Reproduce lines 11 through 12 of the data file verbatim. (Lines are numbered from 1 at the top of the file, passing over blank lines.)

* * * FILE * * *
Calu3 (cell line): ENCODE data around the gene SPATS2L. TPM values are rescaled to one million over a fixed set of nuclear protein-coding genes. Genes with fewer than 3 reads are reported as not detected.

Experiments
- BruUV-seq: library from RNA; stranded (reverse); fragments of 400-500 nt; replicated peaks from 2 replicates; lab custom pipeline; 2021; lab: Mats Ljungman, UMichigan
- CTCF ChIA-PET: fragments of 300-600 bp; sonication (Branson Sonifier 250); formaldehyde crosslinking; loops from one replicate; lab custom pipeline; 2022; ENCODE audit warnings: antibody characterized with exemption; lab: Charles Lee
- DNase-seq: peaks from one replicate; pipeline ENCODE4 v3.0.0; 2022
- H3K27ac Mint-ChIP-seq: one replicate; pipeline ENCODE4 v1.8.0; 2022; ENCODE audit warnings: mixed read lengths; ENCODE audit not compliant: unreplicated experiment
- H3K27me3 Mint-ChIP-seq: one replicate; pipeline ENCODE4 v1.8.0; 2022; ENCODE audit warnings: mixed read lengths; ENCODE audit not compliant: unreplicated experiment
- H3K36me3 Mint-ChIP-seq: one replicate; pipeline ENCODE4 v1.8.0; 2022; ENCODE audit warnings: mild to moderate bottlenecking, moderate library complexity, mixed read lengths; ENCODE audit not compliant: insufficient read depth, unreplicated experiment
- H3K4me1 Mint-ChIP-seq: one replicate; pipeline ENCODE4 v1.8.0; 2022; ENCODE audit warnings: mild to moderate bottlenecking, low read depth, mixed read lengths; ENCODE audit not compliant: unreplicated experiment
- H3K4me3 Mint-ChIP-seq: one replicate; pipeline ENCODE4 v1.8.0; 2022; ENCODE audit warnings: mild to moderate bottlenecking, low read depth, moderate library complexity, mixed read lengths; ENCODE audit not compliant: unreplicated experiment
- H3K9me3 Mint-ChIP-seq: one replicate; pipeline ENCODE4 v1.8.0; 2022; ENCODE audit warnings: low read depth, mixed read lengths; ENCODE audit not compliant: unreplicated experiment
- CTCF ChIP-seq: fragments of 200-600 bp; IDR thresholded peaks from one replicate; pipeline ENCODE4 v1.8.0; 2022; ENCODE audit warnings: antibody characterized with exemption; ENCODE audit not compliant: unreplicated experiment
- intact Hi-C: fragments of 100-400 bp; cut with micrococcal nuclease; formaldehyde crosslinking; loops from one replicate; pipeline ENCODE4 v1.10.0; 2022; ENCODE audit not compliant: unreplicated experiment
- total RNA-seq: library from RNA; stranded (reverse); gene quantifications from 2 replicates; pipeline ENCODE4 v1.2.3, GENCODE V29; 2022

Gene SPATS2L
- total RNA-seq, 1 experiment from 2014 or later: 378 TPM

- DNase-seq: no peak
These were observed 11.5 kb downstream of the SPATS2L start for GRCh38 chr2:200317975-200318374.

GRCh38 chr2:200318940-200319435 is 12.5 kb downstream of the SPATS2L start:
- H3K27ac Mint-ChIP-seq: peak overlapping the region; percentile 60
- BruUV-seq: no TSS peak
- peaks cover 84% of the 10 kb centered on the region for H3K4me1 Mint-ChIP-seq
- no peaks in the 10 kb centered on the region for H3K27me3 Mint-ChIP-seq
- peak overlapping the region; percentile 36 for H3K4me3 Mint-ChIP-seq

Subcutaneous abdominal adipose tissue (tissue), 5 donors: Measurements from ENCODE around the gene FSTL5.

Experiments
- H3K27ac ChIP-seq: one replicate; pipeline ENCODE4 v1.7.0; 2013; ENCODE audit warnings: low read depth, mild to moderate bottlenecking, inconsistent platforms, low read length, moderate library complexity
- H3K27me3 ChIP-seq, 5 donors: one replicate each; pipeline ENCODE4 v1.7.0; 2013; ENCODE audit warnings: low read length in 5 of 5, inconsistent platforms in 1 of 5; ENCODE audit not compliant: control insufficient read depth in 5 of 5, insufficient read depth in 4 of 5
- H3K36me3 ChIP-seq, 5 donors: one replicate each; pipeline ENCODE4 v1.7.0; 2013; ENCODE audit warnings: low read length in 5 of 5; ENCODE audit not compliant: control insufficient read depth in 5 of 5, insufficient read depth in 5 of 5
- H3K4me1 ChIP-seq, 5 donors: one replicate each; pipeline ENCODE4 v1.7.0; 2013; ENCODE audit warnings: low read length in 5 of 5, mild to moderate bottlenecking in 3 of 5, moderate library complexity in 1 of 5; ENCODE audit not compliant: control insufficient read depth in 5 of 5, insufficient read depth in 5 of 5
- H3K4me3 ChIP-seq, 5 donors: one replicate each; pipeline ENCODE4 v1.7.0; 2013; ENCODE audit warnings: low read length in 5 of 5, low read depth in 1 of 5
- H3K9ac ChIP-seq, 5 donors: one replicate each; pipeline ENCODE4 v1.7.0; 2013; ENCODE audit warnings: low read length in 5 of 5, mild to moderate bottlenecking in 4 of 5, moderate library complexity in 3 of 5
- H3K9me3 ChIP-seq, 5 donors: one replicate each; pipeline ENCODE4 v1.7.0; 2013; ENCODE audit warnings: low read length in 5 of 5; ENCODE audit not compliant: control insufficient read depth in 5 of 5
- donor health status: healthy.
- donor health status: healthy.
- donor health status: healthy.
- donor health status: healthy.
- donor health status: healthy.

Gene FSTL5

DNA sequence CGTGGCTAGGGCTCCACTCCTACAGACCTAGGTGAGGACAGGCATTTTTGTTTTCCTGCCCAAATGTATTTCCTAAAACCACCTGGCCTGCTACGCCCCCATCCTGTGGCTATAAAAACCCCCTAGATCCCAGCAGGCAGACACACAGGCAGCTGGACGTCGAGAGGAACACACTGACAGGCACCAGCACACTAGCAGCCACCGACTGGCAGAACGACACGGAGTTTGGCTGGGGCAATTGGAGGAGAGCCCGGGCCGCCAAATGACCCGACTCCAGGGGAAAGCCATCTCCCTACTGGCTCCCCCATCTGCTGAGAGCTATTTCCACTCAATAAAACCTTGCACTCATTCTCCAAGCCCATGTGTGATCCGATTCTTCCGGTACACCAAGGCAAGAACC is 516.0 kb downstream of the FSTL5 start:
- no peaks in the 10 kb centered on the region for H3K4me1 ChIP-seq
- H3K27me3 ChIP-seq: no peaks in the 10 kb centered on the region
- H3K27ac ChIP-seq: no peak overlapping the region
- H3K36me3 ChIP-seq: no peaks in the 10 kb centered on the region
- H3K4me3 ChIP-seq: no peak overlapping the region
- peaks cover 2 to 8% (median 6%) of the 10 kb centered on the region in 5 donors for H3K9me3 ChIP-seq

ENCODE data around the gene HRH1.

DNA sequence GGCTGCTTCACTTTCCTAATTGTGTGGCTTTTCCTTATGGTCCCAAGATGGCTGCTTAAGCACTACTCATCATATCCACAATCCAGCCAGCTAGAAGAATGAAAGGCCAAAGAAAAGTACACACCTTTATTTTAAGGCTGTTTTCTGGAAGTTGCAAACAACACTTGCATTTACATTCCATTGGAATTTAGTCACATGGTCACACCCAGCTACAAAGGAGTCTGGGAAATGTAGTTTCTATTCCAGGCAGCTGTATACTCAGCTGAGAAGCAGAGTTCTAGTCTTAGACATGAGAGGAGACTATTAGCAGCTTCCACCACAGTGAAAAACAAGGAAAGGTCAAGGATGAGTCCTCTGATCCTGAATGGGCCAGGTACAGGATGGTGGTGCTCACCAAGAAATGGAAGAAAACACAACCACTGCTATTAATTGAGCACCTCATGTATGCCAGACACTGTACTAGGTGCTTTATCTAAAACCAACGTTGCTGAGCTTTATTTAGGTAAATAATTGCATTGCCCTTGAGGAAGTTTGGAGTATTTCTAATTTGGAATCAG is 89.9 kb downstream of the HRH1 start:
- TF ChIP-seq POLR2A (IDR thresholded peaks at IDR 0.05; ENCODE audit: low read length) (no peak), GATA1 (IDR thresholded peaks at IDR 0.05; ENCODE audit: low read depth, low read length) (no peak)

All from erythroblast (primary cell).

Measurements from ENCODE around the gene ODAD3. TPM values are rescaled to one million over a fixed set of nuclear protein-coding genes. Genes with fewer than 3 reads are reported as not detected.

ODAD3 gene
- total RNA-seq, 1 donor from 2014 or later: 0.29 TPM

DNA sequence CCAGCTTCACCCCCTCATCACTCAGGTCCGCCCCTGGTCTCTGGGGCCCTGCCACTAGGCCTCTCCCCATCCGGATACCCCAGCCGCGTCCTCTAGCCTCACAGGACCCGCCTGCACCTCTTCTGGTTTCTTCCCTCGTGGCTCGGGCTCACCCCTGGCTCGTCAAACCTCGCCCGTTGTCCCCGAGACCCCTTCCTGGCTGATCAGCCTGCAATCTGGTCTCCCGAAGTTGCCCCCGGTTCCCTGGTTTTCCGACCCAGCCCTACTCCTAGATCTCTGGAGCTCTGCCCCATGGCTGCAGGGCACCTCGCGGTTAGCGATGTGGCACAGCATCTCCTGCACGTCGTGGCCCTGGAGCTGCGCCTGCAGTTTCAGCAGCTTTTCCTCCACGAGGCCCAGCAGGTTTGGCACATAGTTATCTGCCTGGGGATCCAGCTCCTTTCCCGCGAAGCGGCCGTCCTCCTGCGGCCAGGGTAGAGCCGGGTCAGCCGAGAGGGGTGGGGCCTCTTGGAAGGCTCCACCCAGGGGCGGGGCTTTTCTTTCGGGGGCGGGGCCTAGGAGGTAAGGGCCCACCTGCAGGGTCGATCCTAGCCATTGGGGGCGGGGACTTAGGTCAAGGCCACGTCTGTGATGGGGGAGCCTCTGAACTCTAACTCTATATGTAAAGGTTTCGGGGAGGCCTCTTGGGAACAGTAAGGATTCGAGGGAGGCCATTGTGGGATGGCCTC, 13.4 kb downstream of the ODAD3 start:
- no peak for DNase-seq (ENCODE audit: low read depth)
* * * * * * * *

- H3K9me3 Mint-ChIP-seq: one replicate; pipeline ENCODE4 v1.8.0; 2022; ENCODE audit warnings: low read depth, mixed read lengths; ENCODE audit not compliant: unreplicated experiment
- CTCF ChIP-seq: fragments of 200-600 bp; IDR thresholded peaks from one replicate; pipeline ENCODE4 v1.8.0; 2022; ENCODE audit warnings: antibody characterized with exemption; ENCODE audit not compliant: unreplicated experiment